"Smile...with your mouth!"

For the past week, I haven't been able to stop thinking about that scene in "30 ROCK" where Liz Lemon is supposed to be shooting the sassy opening title sequence of her new talk show "Dealbreakers". But she's so freaked out and nervous about being on camera that she forgets how to act like a normal human.

This happens to lots of people on camera. It explains why there are so many bad commercials for furniture stores and car dealerships floating around in the world.

I think from henceforth we shall call it, "Forgot how to be human" syndrome. It looks like this...

Yeah...I can relate.

Not just to the asymmetrical hair cut, awkward waving and nervous eyes. But because that's me in the above photo interviewing Scott Swenson, a (as Bridget Jones would say) top-level executive at Busch Gardens this week. I used to love being on camera, and in a lot of ways I still do. But now that I'm primarily involved in behind-the-scenes work (writing, directing, producing) I find myself all clammy-palmed and Mary Catherine Gallagher anytime I have to run an interview.

Thankfully, Scott Swenson was kind and merciful and just sort of played along. I can only hope that the same thing will happen if I get to meet Weird Al like I'm scheming and plotting for right now. Although in all fairness, his people at Sony seemed mildly frightened when I sent them an email to try to schedule an interview with him three months before he was due in town. Darn my type-A organizational skills. Darn them to HECK! But what all this really makes me think about is the fact that if a ginormous socially awkward nerd like myself can end up in high places with creative big-wigs, then anything is possible.

Second, while I've been busy toiling away in the world of local on-demand television and internet content, this happened.

Of course, the flying cars and 80's themed cafes by 2015 would've been nice too. But beggars can't be choosers and I'll take absolutely anything new from the "Back to the Future" trilogy that I can possibly get. And this totally counts. Does anybody else get major goosebumps at the mere sound of the iconic score? 

If you need a caption to explain this, we can't be friends.
I've been really inspired lately. There's a documentary about the Monty Python boys on Netflix called "Almost The Truth" that Jake and I have been watching off-handedly during meals between shooting and editing.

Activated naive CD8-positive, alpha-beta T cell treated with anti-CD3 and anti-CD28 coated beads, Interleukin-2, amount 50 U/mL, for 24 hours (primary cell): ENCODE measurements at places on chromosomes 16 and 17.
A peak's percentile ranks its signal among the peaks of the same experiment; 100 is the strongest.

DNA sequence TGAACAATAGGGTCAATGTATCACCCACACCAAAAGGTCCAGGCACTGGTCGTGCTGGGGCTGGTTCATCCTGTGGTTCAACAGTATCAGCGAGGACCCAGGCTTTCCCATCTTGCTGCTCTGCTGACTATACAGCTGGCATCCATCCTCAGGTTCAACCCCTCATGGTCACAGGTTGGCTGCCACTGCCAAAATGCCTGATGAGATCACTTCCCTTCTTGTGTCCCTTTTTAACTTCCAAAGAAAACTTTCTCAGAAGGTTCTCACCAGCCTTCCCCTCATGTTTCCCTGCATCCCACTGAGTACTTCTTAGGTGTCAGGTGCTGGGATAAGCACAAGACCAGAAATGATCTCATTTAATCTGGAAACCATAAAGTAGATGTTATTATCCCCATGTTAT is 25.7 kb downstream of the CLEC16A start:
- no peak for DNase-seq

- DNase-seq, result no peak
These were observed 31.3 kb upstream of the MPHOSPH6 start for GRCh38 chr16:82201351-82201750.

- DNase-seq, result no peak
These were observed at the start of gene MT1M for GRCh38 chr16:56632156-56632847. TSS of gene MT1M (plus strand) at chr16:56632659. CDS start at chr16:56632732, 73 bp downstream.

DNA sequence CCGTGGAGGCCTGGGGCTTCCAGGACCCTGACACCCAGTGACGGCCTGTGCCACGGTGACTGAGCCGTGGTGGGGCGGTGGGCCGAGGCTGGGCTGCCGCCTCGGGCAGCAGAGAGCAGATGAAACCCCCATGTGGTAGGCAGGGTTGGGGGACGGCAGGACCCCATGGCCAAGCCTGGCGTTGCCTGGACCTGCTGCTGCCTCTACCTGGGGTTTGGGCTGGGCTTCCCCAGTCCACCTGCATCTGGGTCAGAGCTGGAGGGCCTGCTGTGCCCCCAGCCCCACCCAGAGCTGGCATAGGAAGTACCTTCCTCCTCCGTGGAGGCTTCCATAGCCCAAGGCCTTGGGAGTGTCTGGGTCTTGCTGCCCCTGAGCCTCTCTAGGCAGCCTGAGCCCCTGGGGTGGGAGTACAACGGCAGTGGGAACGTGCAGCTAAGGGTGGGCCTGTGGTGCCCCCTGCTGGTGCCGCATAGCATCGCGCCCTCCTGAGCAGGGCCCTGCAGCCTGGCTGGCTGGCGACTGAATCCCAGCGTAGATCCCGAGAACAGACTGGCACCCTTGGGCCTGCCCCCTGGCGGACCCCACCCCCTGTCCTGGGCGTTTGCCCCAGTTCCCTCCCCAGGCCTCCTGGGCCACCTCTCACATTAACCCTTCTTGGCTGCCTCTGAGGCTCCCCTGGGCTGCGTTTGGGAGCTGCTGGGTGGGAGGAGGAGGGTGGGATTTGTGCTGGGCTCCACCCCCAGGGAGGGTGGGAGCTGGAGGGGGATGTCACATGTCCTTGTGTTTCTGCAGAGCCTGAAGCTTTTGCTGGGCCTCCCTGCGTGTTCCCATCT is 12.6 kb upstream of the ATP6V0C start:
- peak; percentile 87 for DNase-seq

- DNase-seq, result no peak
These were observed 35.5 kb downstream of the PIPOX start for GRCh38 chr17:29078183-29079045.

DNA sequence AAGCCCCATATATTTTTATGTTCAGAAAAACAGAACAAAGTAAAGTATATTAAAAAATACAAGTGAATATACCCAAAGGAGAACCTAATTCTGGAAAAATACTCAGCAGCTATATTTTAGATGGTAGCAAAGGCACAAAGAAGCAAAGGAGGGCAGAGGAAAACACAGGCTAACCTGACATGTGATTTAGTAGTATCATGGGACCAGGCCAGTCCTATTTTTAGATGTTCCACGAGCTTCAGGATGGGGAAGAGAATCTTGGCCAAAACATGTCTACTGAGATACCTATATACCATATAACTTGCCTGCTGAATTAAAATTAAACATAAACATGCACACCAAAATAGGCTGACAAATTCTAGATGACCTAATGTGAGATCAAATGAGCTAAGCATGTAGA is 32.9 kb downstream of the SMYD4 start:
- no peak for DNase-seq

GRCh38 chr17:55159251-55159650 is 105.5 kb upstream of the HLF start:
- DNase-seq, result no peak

I'm paraphrasing, but at one point I think it's Terry Gilliam who talks about walking into a room full of his heroes at the start of his career and being really nervous and he says something like, "This is before I realized that this is all an illusion and that nobody is really more clever than anyone else."

I know I write about it a lot lately, but that's because it's what I'm going through. But the demystification of the creative process is the best and worst thing that can ever happen to an artist. On the one hand, it means you can do whatever you put your mind to and actually do all the stuff you dream of doing.

On the other hand, it's destroys some illusions and means that your heroes are just normal people and it makes you responsible for yourself instead of being able to sigh your life away thinking that "those people" made it because they have some kind of magic touch, so you shouldn't even try. But I think I'm willing to cross over to that dark side if it means I get to do some of the things I've always wanted to do.

That being said, there are a few thing I want to do in the next five years. (Jake and I tend to make plans in five year chunks of time. It gives you enough time to get something big done.) And if it's really true that no one artist is any better or more clever than any other, then there's no reason why I can't do the following alongside Jake and a few other people who shall go unnamed because I don't want to passively aggressively push them into doing stuff they are already WAY too busy for. (Lindsay, Heather, Josh R.)

1. Get more of my writing and/or the whole of "Growing Up Weird" (my thesis) published in some form.

2. Make a feature film, preferably an indie.

3. Sell a screenplay.

4. Make a documentary.

5. Take a short film (preferably a hilarious one) on "the" festival circuit. (I'll figure out what "the" festival circuit is later, I just know that I read about it a lot in Variety and on Roger Ebert's facebook page.)

6. Continue to build toward our own production company and/or studio that employs all my amazing creative friends and family.